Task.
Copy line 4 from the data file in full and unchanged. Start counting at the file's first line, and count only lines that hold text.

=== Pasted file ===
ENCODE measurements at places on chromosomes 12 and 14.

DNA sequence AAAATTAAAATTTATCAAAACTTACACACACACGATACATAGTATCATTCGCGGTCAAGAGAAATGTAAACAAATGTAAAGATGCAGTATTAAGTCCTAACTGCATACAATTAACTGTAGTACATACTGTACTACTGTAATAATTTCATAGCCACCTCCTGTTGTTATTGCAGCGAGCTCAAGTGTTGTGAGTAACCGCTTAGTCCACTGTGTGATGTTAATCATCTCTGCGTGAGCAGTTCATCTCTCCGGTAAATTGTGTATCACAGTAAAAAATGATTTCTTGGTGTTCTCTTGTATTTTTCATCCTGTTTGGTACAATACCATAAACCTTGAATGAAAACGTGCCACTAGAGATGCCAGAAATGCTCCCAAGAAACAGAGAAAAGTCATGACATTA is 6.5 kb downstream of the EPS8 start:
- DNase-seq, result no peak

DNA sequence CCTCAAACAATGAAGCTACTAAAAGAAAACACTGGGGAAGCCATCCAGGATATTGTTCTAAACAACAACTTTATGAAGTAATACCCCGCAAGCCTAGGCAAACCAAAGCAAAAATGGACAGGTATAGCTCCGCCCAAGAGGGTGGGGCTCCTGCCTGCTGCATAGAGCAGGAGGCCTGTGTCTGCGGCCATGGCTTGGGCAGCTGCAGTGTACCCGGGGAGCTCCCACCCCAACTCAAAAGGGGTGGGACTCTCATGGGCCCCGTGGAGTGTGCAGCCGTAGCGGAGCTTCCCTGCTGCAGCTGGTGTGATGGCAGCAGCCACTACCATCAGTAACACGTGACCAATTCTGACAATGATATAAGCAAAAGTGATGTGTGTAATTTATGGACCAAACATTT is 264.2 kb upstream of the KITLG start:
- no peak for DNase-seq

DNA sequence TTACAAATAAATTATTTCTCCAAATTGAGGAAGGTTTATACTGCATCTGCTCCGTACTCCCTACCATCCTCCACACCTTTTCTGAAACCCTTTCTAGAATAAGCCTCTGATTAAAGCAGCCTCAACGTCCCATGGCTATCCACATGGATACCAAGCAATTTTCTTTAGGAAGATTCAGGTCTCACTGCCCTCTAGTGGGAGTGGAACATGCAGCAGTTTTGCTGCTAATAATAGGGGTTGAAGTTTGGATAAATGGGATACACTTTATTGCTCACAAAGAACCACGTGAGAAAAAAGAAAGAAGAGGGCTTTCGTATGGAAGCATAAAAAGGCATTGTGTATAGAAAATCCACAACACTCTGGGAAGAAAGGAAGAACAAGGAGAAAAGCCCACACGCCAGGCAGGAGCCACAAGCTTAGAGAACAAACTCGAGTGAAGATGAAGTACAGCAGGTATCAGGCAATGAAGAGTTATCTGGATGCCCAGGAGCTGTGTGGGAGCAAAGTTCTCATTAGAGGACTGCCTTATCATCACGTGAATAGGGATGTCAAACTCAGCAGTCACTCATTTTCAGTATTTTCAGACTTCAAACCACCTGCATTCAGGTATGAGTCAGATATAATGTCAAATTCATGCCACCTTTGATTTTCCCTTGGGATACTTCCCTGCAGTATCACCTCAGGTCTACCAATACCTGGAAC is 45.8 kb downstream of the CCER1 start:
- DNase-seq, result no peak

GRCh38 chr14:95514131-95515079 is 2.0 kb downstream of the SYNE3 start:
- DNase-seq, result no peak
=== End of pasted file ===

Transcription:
DNA sequence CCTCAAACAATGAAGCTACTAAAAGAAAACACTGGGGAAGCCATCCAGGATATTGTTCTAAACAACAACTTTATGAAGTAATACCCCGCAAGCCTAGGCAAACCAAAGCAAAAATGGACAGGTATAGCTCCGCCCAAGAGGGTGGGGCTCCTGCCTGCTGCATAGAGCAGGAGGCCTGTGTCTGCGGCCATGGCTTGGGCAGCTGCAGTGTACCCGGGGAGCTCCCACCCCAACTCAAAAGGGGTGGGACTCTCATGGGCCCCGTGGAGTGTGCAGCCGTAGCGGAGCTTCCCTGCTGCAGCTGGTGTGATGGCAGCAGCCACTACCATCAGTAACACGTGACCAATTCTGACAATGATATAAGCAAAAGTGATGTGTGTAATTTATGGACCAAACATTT is 264.2 kb upstream of the KITLG start: